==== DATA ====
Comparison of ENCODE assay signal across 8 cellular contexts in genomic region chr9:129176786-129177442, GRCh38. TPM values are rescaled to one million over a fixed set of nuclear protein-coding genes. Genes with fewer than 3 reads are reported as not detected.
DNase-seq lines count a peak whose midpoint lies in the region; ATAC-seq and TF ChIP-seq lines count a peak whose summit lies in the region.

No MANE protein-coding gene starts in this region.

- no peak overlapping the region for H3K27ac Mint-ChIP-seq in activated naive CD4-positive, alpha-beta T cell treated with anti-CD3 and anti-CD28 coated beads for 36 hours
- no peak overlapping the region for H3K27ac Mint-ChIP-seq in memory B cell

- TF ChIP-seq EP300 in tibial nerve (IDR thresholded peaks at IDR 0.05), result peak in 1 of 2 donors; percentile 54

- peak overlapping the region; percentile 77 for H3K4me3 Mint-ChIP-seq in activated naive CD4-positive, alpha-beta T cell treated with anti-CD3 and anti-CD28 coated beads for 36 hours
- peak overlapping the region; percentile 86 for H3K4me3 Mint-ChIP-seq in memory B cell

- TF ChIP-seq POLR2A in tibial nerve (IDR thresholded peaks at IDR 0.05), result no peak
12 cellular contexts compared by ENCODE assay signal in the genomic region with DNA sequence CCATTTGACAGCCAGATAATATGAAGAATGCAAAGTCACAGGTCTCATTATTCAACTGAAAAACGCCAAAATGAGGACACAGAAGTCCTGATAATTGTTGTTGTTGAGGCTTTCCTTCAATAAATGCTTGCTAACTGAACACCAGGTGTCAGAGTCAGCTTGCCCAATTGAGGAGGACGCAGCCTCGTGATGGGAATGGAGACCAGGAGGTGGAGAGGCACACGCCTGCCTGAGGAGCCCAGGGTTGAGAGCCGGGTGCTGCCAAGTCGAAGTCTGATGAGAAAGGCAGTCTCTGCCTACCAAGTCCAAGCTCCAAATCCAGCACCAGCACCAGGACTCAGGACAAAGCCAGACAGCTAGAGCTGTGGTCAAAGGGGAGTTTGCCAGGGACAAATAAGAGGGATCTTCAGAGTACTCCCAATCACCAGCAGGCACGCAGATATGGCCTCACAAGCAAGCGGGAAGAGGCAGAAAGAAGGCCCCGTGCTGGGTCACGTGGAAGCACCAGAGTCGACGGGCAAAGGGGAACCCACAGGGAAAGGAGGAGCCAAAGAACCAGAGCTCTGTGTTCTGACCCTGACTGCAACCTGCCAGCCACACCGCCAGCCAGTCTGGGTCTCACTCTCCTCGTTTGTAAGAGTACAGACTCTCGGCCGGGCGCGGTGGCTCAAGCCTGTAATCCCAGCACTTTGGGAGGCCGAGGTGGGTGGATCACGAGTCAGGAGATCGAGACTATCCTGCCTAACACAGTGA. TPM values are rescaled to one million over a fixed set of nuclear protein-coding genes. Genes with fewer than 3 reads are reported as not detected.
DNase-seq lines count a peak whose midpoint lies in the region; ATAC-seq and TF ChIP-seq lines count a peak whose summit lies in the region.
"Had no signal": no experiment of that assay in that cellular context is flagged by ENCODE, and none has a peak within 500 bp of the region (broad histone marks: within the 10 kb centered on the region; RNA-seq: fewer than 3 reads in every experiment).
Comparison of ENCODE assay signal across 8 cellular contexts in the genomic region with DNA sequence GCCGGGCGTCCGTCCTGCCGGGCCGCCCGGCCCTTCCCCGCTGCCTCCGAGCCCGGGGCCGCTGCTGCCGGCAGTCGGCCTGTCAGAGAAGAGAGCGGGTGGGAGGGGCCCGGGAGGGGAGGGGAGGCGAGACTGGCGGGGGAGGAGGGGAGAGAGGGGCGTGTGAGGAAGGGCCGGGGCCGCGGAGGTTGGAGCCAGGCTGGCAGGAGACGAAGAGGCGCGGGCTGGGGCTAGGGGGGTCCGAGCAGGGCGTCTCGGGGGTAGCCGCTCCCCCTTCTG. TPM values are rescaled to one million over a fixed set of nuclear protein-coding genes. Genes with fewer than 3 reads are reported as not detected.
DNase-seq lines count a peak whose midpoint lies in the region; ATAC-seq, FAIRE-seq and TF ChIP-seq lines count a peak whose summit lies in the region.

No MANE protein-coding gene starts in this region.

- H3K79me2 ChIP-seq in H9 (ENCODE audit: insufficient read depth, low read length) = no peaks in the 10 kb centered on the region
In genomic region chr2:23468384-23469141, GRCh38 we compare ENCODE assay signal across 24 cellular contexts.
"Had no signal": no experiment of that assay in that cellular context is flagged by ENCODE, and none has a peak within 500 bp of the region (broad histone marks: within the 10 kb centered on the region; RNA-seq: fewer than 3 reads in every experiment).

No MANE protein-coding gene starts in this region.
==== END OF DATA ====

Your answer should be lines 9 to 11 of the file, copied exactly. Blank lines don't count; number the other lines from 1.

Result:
- TF ChIP-seq POLR2A in tibial nerve (IDR thresholded peaks at IDR 0.05), result no peak
12 cellular contexts compared by ENCODE assay signal in the genomic region with DNA sequence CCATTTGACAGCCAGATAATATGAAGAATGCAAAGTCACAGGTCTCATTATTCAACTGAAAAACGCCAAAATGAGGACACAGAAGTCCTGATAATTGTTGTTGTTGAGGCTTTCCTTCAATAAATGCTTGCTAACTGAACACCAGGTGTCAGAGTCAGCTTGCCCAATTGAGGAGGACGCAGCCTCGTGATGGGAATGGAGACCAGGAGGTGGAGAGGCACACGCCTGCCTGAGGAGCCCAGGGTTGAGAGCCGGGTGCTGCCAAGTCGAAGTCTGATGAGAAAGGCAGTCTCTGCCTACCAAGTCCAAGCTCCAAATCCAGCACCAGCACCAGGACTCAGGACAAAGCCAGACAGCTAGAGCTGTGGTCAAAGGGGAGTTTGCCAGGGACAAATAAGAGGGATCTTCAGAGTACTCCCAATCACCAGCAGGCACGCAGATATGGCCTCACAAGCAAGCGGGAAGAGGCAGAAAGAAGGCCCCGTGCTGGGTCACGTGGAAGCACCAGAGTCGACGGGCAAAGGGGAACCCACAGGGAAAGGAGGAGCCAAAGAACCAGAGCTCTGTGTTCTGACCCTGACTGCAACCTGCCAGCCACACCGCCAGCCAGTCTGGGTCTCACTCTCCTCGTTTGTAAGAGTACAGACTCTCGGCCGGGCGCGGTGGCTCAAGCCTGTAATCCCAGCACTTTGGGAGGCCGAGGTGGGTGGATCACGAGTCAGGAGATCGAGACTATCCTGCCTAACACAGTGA. TPM values are rescaled to one million over a fixed set of nuclear protein-coding genes. Genes with fewer than 3 reads are reported as not detected.
DNase-seq lines count a peak whose midpoint lies in the region; ATAC-seq and TF ChIP-seq lines count a peak whose summit lies in the region.